News / Asia

    Pakistan Holds Firm to Afghanistan Conference Boycott

    Supporters of Pakistan's ruling People's Party rally to condemn NATO strikes on Pakistan troops, in Karachi, Pakistan, November 30, 2011.
    Supporters of Pakistan's ruling People's Party rally to condemn NATO strikes on Pakistan troops, in Karachi, Pakistan, November 30, 2011.
    Kurt Achin

    Pakistan is holding firm to its boycott of the Bonn international conference on Afghanistan, and warns it will stay away from any future peace process unless its sovereignty and security concerns are better respected.  

    With Pakistan conspicuously absent from Monday's international conference in Bonn, U.S. Ambassador to Pakistan Cameron Munter went on domestic TV here in Islamabad to express Washington's disappointment.

    "Afghanistan is Pakistan's neighbor. Pakistan deserves a voice at the table to talk about these things. We have tried to convince our Pakistani friends to attend. If they choose not to attend, that is their choice," said Munter.

    Pakistani officials announced a boycott of the Bonn conference soon after U.S. helicopters and fighter jets reportedly fired on two Pakistani military encampments, killing 24 soldiers. Pakistan resisted all efforts to persuade it to send envoys to the conference, including a phone call Sunday, on the eve of the conference, to Pakistani President Asif Ali Zardari from President Barack Obama, who expressed regret over the incident.

    Ambassador Munter said Monday the United States is complying with a Pakistan's order to vacate U.S. personnel from an airbase in southwestern Pakistan. He repeated the White House's message that last week's attack was a "tragedy" and a "mistake." In an interview with Pakistan state television, he hinted that those responsible may face punishment.

    "I can only say that we will have an investigation, and that if people have been found to have made mistakes, there will be results," he said.

    Pakistani leaders says they are fully reviewing the terms for the country's engagement with the United States. Abdul Basit, a spokesman for the Foreign Ministry in Islamabad, said Pakistan supports Afghan peace efforts, but that last month's NATO attack created circumstances that would not permit Pakistan to attend the Bonn conference. He said if those circumstances do not change, it will be difficult for Pakistan to associate itself with any peace process in Afghanistan.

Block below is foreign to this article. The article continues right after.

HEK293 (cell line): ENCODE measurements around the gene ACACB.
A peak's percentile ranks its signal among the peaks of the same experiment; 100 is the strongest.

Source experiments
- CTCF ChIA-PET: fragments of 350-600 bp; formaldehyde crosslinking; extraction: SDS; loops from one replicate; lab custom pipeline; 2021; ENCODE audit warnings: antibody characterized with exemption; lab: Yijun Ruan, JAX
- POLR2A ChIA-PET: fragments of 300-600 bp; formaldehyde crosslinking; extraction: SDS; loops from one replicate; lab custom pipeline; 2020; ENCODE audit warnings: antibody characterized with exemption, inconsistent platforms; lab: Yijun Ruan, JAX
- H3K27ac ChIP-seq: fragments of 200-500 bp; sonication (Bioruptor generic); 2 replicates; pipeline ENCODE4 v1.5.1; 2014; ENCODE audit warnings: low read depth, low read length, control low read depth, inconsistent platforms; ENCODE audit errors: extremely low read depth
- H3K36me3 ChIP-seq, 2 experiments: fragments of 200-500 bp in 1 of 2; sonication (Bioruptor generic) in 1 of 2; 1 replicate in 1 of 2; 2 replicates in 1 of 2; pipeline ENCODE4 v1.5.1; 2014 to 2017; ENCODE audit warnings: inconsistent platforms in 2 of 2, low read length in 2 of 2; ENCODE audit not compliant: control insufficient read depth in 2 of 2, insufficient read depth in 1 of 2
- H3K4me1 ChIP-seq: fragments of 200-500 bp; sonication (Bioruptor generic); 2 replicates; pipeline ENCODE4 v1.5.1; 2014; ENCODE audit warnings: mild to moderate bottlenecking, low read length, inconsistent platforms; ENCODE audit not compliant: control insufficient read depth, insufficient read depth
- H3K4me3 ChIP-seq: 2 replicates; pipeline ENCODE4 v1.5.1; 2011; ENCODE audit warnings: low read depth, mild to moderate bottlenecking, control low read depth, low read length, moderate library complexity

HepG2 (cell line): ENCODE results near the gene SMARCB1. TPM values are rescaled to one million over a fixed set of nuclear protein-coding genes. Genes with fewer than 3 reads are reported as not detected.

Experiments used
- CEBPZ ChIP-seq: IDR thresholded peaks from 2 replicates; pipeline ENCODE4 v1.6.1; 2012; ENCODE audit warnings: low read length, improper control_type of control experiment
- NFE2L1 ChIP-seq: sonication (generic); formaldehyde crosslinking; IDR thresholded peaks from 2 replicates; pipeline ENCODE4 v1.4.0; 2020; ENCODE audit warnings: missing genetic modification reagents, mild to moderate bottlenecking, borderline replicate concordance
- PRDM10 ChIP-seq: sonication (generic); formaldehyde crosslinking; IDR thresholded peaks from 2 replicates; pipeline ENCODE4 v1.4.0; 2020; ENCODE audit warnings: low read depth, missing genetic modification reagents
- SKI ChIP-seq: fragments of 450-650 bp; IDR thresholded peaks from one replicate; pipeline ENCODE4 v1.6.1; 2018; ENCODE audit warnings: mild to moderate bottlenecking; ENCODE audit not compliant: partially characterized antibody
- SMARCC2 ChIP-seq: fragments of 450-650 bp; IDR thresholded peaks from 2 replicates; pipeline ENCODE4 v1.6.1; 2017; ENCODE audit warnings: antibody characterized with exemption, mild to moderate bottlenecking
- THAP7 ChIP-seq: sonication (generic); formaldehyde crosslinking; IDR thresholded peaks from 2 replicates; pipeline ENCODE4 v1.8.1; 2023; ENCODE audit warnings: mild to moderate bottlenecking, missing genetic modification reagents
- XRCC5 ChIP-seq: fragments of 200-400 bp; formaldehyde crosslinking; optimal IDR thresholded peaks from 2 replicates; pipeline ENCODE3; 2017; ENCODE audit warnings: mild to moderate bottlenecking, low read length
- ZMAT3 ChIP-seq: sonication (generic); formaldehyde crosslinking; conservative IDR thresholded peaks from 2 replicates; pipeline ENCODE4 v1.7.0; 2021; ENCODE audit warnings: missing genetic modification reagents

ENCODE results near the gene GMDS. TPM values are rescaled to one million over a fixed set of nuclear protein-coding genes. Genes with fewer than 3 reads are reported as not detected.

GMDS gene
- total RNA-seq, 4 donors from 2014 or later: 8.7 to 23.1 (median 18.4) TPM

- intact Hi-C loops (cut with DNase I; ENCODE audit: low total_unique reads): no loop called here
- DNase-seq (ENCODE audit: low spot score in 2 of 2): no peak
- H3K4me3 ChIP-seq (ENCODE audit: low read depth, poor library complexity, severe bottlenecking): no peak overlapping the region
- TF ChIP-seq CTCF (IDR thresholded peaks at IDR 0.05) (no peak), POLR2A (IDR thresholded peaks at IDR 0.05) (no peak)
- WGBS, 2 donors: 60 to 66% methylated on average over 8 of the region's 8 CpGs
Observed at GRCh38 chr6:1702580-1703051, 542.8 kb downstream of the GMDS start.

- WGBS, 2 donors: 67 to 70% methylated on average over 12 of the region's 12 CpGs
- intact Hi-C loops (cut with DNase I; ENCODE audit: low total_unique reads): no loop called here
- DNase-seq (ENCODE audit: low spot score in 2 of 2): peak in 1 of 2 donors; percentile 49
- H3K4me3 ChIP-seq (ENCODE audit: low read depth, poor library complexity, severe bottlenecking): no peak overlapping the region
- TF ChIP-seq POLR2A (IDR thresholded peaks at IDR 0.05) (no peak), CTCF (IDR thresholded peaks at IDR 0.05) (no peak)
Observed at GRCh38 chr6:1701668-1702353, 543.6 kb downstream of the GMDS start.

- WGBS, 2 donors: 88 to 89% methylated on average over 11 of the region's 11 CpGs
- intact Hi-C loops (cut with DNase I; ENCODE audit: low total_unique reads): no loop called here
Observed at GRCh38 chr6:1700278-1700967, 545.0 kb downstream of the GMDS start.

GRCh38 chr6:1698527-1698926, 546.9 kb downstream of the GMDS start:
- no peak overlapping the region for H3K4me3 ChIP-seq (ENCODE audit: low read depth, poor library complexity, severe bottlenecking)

Pakistan's main demand is for better coordination between its military and the U.S.-led NATO stabilization force in Afghanistan to ensure that Pakistani sovereignty is respected.



    You May Like

    Self-doubt, Cultural Barriers Hinder Cambodian Women in Tech

    Longtime Cambodian tech observer Sok Sikieng says that although more women have joined profession in recent years, there remain significant factors hindering women from reaching tech potential

    Trans-Adriatic Pipeline to Boost European Energy Security

    $4.5 billion-pipeline will become operational in 2020 and will deliver gas from Azerbaijan’s Shah Deniz II field to southern Italy

    Video California Celebration Showcases Local Wines, Balloons

    Annual festival showcases the region's harvested agriculture, fine wines and offers opportunities to experience the gentle breeze in a hot air balloon flight

    This forum has been closed.
    Comments
         
    There are no comments in this forum. Be first and add one

    Featured Videos

    Your JavaScript is turned off or you have an old version of Adobe's Flash Player. Get the latest Flash player.
    Vietnamese-American Youth Optimistic About Obama's Visit to Vietnami
    X
    Elizabeth Lee
    May 22, 2016 6:04 AM
    U.S. President Barack Obama's visit to Vietnam later this month comes at a time when Vietnam is seeking stronger ties with the United States. Many Vietnamese Americans, especially the younger generation, are optimistic Obama’s trip will help further reconciliation between the two former foes. Elizabeth Lee has more from the community called "Little Saigon" located south of Los Angeles.
    Video

    Video Vietnamese-American Youth Optimistic About Obama's Visit to Vietnam